His next professional experience, working in economic development for the City of New York, highlighted the difference. “I was one of hundreds of practitioners within New York City government thinking about some component of workforce or economic development,” he says. “But it was impossible for me to track down peers who might be able to provide some insight into a challenge that I was facing, and I was spending too much time reinventing the wheel.”
“Our public institutions depend on the drive and dedication of public officials. It’s only been getting more difficult to work for the government—and if individuals on the frontlines of solving public problems don’t feel supported, then the public institutions that so many citizens take for granted will fall apart,” says Boral. The problem had become apparent, and it would take his time at Harvard to allow Boral to begin thinking about a solution.
“I knew that I had identified the problem, but didn't know that I was going to be able to solve it from within government,” Boral says. “So I wanted to take that step back and also get a chance to better understand the way that public institutions operate from a more academic perspective.”
“That's where the joint degree experience became really valuable: the Kennedy School does a phenomenal job of helping you understand problems that you're looking to solve, and the Business School helps you operationalize solutions to those problems. At HKS I was able to invest in understanding why bureaucracies struggle from an academic perspective, and at HBS I was able to build out the product and implement the solution as a proof of concept.”
It was also at Harvard that Boral met Smith, with whom he would co-found Civic Roundtable. She was “somebody who also cared about this public servant experience in the way that I did,” he says. He also found support from the Center for Public Leadership (through the Rubenstein and George Fellowship programs), the Social Innovation + Change Initiative (through the, Cheng Fellowship), and Harvard Innovation Labs.
And as Boral and Smith experimented with their idea, the Kennedy School also provided a valuable testing ground, giving them access to people with deep experience, including Mid-Career Master’s students and alumni from the Senior Executives in State and Local Government program, who could show them what value a platform like the one they were envisaging could have.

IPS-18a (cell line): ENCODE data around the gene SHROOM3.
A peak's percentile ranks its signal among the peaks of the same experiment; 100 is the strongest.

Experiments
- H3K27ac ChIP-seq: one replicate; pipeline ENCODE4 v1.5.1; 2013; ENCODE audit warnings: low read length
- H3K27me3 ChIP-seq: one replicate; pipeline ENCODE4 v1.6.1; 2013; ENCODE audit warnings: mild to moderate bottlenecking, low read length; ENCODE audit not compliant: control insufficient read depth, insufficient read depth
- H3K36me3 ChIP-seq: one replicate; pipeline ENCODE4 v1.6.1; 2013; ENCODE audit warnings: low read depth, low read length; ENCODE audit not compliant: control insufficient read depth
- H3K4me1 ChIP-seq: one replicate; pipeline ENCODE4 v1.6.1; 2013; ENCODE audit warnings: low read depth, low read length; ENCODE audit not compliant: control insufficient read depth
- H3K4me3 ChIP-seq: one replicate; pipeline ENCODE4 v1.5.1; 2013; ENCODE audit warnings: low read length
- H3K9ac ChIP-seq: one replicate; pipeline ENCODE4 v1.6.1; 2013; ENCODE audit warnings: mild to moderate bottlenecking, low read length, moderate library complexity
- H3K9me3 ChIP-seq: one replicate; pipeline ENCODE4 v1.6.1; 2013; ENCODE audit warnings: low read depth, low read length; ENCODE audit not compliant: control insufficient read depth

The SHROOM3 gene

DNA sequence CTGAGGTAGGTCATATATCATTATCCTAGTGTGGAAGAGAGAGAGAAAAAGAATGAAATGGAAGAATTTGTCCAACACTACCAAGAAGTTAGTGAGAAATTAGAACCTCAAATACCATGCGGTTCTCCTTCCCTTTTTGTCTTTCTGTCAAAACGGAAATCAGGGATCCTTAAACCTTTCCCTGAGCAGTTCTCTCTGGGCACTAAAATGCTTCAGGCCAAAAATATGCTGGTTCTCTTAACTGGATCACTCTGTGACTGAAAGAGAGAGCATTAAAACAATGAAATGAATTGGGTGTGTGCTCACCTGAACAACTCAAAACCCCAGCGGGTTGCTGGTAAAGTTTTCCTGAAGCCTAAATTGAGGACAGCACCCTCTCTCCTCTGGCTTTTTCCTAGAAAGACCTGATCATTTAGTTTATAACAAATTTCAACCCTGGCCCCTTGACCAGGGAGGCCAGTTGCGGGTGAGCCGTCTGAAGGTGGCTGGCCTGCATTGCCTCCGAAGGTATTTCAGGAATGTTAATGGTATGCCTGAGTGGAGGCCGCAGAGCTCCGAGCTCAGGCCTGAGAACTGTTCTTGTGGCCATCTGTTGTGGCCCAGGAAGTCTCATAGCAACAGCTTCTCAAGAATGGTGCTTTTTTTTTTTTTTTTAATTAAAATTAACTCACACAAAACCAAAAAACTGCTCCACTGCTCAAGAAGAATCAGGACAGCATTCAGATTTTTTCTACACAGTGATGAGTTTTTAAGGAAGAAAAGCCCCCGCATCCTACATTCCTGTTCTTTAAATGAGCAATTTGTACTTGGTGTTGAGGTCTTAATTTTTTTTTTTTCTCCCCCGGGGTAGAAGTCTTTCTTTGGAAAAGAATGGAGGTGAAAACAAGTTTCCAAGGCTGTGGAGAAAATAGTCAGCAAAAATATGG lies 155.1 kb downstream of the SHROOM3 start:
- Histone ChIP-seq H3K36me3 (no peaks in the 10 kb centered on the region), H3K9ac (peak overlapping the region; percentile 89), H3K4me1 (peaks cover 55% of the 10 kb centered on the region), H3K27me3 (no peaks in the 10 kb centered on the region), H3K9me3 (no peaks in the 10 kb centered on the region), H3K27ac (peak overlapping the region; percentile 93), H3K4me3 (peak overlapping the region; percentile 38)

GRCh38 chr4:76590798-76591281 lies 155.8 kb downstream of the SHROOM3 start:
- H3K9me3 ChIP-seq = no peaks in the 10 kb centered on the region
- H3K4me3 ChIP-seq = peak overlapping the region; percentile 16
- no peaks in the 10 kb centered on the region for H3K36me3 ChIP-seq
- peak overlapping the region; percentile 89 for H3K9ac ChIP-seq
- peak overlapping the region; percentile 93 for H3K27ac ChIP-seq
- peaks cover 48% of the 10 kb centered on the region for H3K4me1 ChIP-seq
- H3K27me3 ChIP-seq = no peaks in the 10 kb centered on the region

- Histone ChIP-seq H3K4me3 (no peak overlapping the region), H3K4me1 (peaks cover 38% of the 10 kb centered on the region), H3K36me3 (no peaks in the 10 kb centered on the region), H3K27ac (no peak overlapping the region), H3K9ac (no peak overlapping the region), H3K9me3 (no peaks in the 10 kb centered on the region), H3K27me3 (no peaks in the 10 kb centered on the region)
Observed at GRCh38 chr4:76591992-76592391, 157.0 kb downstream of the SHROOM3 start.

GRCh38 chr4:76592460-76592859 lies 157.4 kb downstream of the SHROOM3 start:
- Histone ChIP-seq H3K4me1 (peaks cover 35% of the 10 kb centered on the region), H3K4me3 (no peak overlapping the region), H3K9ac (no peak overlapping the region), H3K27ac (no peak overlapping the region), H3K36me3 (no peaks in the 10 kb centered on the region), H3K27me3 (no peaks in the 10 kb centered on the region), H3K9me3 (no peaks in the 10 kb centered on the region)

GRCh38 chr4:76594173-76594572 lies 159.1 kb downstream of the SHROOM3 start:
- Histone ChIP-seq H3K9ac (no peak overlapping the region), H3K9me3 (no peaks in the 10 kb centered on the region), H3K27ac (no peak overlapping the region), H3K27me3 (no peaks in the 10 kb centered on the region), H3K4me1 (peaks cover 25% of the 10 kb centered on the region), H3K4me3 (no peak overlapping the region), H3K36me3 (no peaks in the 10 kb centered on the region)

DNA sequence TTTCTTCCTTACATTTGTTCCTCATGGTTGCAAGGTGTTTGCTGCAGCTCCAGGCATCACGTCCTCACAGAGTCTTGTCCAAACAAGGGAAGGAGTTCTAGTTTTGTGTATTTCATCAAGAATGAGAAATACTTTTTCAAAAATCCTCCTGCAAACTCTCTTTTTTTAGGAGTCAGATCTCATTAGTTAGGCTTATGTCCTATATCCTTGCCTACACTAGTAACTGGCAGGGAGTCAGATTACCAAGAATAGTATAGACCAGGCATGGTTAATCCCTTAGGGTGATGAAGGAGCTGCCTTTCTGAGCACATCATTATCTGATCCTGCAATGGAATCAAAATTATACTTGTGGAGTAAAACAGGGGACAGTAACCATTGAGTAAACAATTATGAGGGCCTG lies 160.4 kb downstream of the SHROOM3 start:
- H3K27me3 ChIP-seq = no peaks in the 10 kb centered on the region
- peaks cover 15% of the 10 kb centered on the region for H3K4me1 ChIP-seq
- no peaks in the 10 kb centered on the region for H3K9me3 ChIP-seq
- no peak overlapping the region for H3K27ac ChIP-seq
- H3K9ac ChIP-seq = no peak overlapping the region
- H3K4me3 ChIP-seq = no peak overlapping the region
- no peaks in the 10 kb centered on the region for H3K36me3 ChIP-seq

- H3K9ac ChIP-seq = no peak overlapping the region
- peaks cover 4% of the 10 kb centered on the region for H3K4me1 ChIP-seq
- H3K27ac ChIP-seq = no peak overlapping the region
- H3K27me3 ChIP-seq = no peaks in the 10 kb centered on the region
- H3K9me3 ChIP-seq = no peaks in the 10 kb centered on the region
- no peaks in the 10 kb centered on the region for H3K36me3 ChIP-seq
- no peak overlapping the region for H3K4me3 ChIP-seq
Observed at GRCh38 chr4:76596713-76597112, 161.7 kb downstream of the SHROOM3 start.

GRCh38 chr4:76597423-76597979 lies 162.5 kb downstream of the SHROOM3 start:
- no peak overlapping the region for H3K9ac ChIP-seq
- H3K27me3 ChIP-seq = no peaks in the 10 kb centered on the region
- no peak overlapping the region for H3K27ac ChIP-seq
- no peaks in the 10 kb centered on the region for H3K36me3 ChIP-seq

After developing and launching their product last summer, Civic Roundtable has on-boarded more than 1,000 users through partnerships with over a dozen state agencies, federal agencies, and national nonprofits. Their communities are working together to tackle meaningful public problems at the state and local level, such as administering free and fair elections and rehousing veterans experiencing homelessness. They have achieved over $1 million in revenue and they are committed to scaling the product and building their team after graduation.
“Our long-term vision is one where Civic Roundtable sets a new standard for government collaboration by empowering the frontline, supercharging systems change, and laying the groundwork for continuous innovation,” Boral says. “Just like the federal government built our Interstate Highway System to connect citizens across America’s cities and towns, we are building digital infrastructure that connects public servants across all jurisdictions and levels of government across the country. Our goal is to be the glue that holds our 90,000 local governments together so that it's easier to for public servants to get the work done and learn from what's been going well a few doors, departments, or localities away.”
“We started by serving election officials that are registering voters and administering elections; we are expanding to serve homelessness practitioners that are rehousing veterans and delivering supportive services to LGBTQ youth; and we are just scratching the surface of the communities that our users are asking us to build,” Boral says. “Our work will always be dedicated to protecting public institutions and serving public servants, and our origin story will always begin with the Harvard Kennedy School.”
Portraits by Lydia Rosenberg